Back to God’s Country, by James Oliver Curwood.
In the DC area, the BIG sales (Books for International Goodwill) are unmissable. Tens of thousands of books are on the shelves, priced at $3 for hardbacks, $2 for trade soft-bound, and $1 for pocket paperbacks. How does this work? “B.I.G. collects over 1,000 books per day most of which are sent to under-served parts of the world to keep these books alive and to assist in the growth of education and culture in developing countries. Books not suitable for these shipments are offered for sale to local residents. Proceeds from book sales pay for shipments of books overseas to communities building their local libraries.” Always on the lookout for oldish books, though I have noticed down the years that they are harder to come by, I picked up, among others, Curwood’s Back to God’s Country, a collection of short stories about animals, humans and harsh elements in the Great North, with its original cover, which is rare for a book published a century ago, as well as its slightly musty aroma, which I welcome, as I buy books also in accordance to their smell. Other than that, I thought Curwood might be just some hack ripping off Jack London. I stand corrected: an ante litteram advocate of environmentalism, he was one the best-selling authors of the 1920s, and at least eighteen films have been based on his stories. Back to God’s Country (1919) was the most successful silent film in Canadian history. It features, incidentally, one of the first nude scenes in cinema history. The protagonist of the film was oddly changed: from the Great Dane to Dolores, a human female lead—much to Curwood’s chagrin.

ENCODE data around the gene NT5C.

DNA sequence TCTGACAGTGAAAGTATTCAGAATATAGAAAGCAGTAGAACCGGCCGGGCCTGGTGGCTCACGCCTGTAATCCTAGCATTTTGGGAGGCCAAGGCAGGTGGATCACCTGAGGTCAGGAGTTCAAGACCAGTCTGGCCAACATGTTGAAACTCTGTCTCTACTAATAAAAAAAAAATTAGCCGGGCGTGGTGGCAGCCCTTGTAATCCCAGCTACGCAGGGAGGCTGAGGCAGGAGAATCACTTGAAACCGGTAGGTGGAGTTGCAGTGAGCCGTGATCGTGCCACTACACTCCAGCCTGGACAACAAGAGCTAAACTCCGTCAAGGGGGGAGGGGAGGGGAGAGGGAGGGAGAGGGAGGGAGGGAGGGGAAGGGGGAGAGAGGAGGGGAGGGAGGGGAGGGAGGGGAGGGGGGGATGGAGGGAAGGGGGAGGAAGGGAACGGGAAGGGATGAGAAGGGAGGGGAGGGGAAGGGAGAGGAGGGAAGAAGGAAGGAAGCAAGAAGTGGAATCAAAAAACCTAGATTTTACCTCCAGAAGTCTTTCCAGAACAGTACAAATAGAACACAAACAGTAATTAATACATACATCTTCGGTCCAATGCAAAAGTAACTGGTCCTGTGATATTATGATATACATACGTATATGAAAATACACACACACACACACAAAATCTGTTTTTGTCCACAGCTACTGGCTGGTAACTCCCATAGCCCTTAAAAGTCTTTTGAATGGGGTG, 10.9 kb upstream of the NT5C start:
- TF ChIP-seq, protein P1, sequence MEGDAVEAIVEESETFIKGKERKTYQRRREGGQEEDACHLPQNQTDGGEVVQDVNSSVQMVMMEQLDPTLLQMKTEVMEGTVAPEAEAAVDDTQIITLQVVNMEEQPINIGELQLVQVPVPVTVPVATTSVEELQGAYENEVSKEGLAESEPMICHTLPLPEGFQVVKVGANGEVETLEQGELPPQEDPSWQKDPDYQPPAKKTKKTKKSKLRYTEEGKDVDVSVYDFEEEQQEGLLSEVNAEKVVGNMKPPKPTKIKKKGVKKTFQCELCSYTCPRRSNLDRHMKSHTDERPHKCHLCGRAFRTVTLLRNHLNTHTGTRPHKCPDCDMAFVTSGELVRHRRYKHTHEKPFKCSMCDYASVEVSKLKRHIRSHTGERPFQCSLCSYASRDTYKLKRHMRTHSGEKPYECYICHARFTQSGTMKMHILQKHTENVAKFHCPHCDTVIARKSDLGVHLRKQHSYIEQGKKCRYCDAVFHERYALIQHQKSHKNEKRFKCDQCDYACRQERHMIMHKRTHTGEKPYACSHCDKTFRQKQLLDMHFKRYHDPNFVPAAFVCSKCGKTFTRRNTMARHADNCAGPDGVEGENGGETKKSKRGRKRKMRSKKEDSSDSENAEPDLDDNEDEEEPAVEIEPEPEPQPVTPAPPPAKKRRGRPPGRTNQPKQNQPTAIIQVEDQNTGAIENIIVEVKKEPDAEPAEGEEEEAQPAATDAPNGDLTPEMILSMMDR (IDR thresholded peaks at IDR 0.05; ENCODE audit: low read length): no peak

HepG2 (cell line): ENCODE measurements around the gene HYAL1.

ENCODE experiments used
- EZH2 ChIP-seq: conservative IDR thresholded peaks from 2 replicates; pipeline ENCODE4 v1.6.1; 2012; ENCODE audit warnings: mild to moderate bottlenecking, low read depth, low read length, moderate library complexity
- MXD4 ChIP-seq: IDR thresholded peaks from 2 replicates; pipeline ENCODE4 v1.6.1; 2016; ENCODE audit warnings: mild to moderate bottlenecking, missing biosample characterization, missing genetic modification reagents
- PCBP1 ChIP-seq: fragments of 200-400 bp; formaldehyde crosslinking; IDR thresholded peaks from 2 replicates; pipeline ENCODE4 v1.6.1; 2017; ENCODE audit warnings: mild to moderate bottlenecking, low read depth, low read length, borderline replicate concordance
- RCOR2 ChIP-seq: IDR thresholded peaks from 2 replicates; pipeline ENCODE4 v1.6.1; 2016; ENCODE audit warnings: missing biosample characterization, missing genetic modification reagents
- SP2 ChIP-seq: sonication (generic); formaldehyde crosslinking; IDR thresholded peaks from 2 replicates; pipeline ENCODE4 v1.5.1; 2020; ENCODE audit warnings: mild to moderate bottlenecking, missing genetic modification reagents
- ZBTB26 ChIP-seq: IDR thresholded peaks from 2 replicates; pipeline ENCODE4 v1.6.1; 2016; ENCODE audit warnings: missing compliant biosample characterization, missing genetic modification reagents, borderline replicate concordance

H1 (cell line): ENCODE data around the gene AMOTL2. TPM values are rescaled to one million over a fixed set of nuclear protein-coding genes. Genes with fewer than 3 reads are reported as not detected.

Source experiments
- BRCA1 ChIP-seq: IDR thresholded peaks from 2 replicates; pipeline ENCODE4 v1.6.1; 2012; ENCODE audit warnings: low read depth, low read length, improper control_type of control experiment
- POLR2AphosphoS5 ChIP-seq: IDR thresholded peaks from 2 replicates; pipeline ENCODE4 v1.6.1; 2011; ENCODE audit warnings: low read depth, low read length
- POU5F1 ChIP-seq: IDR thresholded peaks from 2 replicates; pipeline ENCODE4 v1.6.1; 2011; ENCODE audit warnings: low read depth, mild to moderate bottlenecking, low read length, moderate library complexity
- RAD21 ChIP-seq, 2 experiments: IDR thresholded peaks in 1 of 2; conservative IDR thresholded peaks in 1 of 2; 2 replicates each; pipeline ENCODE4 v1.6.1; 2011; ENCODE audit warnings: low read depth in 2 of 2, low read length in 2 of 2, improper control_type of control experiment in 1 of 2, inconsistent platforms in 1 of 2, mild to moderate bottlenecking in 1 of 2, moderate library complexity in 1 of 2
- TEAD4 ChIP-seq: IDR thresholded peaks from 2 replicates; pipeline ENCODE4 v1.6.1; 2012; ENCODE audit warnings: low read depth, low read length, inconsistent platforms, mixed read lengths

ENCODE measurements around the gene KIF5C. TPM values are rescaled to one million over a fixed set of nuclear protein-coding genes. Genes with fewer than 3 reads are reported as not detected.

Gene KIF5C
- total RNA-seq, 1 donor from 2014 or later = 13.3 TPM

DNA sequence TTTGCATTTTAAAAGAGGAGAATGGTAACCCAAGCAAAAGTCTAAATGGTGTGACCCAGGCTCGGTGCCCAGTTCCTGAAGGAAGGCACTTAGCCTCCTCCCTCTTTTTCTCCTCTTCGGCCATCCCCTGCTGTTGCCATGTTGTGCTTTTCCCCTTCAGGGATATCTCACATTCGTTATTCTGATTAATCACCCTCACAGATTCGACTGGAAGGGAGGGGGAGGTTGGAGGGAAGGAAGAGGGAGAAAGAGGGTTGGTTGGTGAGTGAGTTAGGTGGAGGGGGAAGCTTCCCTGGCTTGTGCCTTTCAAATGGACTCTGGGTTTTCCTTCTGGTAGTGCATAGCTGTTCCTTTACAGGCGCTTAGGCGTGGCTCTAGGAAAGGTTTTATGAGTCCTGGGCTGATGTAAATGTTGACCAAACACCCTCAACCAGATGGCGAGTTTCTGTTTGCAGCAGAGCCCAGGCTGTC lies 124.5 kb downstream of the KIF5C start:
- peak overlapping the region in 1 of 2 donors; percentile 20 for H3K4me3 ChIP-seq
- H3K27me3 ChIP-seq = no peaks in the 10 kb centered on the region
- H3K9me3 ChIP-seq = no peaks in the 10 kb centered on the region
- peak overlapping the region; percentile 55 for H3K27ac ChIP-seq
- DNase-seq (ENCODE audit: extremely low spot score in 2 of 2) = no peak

Forgotten Civilizations, by Robert. M. Schoch.
Whenever I find myself in Sedona, Arizona, I drive twenty miles south to Cottonwood, where David Hatcher Childress, the real-life Indiana Jones, has one of his Adventures Unlimited bookstores. During my latest visit I nearly sacked the place. Among many pearls is Schoch’s Forgotten Civilizations. Changing our understanding on the origins of civilization is no small achievement, but Schoch gradually builds up a convincing case. “Blasphemy!” mainstream archeologists scream in unison; what further irritates academe is that this is not the work of a charlatan, but of a fellow academician, from Boston University, with a Ph.D. from Yale University. “He ought to know better!” is a frequent criticism moved to him by less outraged but equally disapproving colleagues. The same, if in other branches of knowledge, happens to Rupert Sheldrake, James Stevens Curl, Joscelyn Godwin and others. Such scholars are all perceived as renegades. But, since the truth does not care about affiliations, cliques, preconceived notions and assumptions, such attacks by academe are only to be interpreted as a good sign.
La gran aventura del reino de Asturias: Asì empezò la Reconquista, by José Javier Esparza.